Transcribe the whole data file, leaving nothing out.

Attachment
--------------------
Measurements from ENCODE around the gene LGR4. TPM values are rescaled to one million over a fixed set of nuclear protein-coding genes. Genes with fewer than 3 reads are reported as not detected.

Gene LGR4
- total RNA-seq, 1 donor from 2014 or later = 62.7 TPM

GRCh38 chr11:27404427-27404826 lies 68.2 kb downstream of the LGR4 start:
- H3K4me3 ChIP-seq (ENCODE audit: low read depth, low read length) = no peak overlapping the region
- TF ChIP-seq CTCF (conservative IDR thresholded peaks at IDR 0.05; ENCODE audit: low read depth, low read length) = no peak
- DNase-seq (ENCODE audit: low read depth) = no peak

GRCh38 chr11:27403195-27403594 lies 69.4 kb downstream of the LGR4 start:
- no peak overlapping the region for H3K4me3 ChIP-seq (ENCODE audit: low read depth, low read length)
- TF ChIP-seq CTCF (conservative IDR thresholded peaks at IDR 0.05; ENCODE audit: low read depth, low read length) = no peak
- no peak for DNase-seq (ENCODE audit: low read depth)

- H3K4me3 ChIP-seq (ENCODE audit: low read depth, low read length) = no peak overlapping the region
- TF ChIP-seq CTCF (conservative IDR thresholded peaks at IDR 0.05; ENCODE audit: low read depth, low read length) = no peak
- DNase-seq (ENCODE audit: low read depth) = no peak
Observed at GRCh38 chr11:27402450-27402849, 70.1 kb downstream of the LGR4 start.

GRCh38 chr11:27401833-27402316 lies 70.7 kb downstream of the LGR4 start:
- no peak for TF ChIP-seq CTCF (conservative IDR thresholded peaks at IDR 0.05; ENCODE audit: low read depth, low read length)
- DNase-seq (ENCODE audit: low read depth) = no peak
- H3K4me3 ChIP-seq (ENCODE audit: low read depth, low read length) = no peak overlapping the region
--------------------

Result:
Measurements from ENCODE around the gene LGR4. TPM values are rescaled to one million over a fixed set of nuclear protein-coding genes. Genes with fewer than 3 reads are reported as not detected.

Gene LGR4
- total RNA-seq, 1 donor from 2014 or later = 62.7 TPM

GRCh38 chr11:27404427-27404826 lies 68.2 kb downstream of the LGR4 start:
- H3K4me3 ChIP-seq (ENCODE audit: low read depth, low read length) = no peak overlapping the region
- TF ChIP-seq CTCF (conservative IDR thresholded peaks at IDR 0.05; ENCODE audit: low read depth, low read length) = no peak
- DNase-seq (ENCODE audit: low read depth) = no peak

GRCh38 chr11:27403195-27403594 lies 69.4 kb downstream of the LGR4 start:
- no peak overlapping the region for H3K4me3 ChIP-seq (ENCODE audit: low read depth, low read length)
- TF ChIP-seq CTCF (conservative IDR thresholded peaks at IDR 0.05; ENCODE audit: low read depth, low read length) = no peak
- no peak for DNase-seq (ENCODE audit: low read depth)

- H3K4me3 ChIP-seq (ENCODE audit: low read depth, low read length) = no peak overlapping the region
- TF ChIP-seq CTCF (conservative IDR thresholded peaks at IDR 0.05; ENCODE audit: low read depth, low read length) = no peak
- DNase-seq (ENCODE audit: low read depth) = no peak
Observed at GRCh38 chr11:27402450-27402849, 70.1 kb downstream of the LGR4 start.

GRCh38 chr11:27401833-27402316 lies 70.7 kb downstream of the LGR4 start:
- no peak for TF ChIP-seq CTCF (conservative IDR thresholded peaks at IDR 0.05; ENCODE audit: low read depth, low read length)
- DNase-seq (ENCODE audit: low read depth) = no peak
- H3K4me3 ChIP-seq (ENCODE audit: low read depth, low read length) = no peak overlapping the region